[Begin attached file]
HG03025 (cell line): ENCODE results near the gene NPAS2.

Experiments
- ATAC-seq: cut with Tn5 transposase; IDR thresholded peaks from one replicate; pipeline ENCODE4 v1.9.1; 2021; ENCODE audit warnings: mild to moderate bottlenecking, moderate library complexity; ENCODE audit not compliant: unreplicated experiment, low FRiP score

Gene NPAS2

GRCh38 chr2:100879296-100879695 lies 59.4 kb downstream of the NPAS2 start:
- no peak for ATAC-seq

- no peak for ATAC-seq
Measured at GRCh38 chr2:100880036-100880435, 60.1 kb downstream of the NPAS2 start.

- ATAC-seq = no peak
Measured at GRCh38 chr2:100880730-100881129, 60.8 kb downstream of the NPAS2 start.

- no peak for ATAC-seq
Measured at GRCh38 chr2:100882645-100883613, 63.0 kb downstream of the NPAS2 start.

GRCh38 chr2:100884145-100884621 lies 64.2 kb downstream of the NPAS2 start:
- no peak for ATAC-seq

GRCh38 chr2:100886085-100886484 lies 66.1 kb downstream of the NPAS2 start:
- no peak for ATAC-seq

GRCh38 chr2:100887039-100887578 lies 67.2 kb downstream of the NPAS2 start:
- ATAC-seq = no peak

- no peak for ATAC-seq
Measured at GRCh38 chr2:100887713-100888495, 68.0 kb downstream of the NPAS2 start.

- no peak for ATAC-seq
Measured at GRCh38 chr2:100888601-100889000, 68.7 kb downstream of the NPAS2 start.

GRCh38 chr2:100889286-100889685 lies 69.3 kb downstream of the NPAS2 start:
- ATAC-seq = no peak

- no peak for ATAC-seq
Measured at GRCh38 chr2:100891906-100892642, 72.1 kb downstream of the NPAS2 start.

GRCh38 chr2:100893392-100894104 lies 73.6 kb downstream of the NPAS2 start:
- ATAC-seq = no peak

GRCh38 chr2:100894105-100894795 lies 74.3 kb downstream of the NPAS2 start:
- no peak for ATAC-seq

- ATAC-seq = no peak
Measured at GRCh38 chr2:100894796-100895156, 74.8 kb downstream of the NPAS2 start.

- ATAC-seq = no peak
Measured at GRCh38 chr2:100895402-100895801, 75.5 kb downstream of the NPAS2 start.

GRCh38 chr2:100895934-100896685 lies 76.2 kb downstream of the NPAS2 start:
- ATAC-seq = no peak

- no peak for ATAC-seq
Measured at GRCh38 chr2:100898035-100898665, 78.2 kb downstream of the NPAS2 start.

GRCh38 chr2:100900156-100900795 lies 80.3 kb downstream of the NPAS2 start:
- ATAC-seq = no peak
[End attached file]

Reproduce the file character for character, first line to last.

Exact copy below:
HG03025 (cell line): ENCODE results near the gene NPAS2.

Experiments
- ATAC-seq: cut with Tn5 transposase; IDR thresholded peaks from one replicate; pipeline ENCODE4 v1.9.1; 2021; ENCODE audit warnings: mild to moderate bottlenecking, moderate library complexity; ENCODE audit not compliant: unreplicated experiment, low FRiP score

Gene NPAS2

GRCh38 chr2:100879296-100879695 lies 59.4 kb downstream of the NPAS2 start:
- no peak for ATAC-seq

- no peak for ATAC-seq
Measured at GRCh38 chr2:100880036-100880435, 60.1 kb downstream of the NPAS2 start.

- ATAC-seq = no peak
Measured at GRCh38 chr2:100880730-100881129, 60.8 kb downstream of the NPAS2 start.

- no peak for ATAC-seq
Measured at GRCh38 chr2:100882645-100883613, 63.0 kb downstream of the NPAS2 start.

GRCh38 chr2:100884145-100884621 lies 64.2 kb downstream of the NPAS2 start:
- no peak for ATAC-seq

GRCh38 chr2:100886085-100886484 lies 66.1 kb downstream of the NPAS2 start:
- no peak for ATAC-seq

GRCh38 chr2:100887039-100887578 lies 67.2 kb downstream of the NPAS2 start:
- ATAC-seq = no peak

- no peak for ATAC-seq
Measured at GRCh38 chr2:100887713-100888495, 68.0 kb downstream of the NPAS2 start.

- no peak for ATAC-seq
Measured at GRCh38 chr2:100888601-100889000, 68.7 kb downstream of the NPAS2 start.

GRCh38 chr2:100889286-100889685 lies 69.3 kb downstream of the NPAS2 start:
- ATAC-seq = no peak

- no peak for ATAC-seq
Measured at GRCh38 chr2:100891906-100892642, 72.1 kb downstream of the NPAS2 start.

GRCh38 chr2:100893392-100894104 lies 73.6 kb downstream of the NPAS2 start:
- ATAC-seq = no peak

GRCh38 chr2:100894105-100894795 lies 74.3 kb downstream of the NPAS2 start:
- no peak for ATAC-seq

- ATAC-seq = no peak
Measured at GRCh38 chr2:100894796-100895156, 74.8 kb downstream of the NPAS2 start.

- ATAC-seq = no peak
Measured at GRCh38 chr2:100895402-100895801, 75.5 kb downstream of the NPAS2 start.

GRCh38 chr2:100895934-100896685 lies 76.2 kb downstream of the NPAS2 start:
- ATAC-seq = no peak

- no peak for ATAC-seq
Measured at GRCh38 chr2:100898035-100898665, 78.2 kb downstream of the NPAS2 start.

GRCh38 chr2:100900156-100900795 lies 80.3 kb downstream of the NPAS2 start:
- ATAC-seq = no peak